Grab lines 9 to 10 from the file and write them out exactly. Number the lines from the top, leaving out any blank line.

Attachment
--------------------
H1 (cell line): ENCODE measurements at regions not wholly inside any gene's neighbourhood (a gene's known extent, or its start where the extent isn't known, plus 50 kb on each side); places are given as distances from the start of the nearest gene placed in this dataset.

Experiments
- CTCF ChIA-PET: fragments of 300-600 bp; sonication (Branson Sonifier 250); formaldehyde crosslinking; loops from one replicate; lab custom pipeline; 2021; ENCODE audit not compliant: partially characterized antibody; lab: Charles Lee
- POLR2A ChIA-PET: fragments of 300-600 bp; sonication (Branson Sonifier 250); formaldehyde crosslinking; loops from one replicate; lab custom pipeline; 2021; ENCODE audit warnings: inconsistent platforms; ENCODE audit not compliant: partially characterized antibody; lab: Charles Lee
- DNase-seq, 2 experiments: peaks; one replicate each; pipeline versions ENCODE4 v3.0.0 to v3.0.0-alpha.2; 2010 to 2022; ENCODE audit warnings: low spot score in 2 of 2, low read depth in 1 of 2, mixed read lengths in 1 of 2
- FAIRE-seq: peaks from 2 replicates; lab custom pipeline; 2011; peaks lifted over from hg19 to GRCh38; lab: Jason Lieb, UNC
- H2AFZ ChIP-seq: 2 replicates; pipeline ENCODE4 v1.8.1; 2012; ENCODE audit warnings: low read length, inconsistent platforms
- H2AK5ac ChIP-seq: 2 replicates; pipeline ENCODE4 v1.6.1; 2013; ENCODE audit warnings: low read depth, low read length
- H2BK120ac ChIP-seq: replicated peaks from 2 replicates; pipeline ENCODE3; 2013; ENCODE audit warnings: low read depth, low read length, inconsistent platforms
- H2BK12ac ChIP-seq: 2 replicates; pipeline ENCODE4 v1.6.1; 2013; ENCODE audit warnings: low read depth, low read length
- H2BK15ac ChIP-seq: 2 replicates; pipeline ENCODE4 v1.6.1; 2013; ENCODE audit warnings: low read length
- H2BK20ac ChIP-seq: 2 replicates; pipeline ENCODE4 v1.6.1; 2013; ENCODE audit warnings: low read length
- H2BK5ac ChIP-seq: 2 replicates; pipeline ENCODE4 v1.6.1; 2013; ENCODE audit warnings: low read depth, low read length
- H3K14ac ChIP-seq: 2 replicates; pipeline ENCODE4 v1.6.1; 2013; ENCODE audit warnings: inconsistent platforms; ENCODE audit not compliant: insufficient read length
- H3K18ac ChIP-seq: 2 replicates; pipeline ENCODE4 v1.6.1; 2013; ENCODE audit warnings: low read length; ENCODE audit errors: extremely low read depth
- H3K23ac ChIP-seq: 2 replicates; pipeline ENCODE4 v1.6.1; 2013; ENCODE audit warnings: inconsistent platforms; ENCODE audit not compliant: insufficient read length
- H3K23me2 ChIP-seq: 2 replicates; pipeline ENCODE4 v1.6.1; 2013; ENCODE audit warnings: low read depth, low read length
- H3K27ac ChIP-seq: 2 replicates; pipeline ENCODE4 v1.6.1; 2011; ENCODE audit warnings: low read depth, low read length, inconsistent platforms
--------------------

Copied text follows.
- H2BK120ac ChIP-seq: replicated peaks from 2 replicates; pipeline ENCODE3; 2013; ENCODE audit warnings: low read depth, low read length, inconsistent platforms
- H2BK12ac ChIP-seq: 2 replicates; pipeline ENCODE4 v1.6.1; 2013; ENCODE audit warnings: low read depth, low read length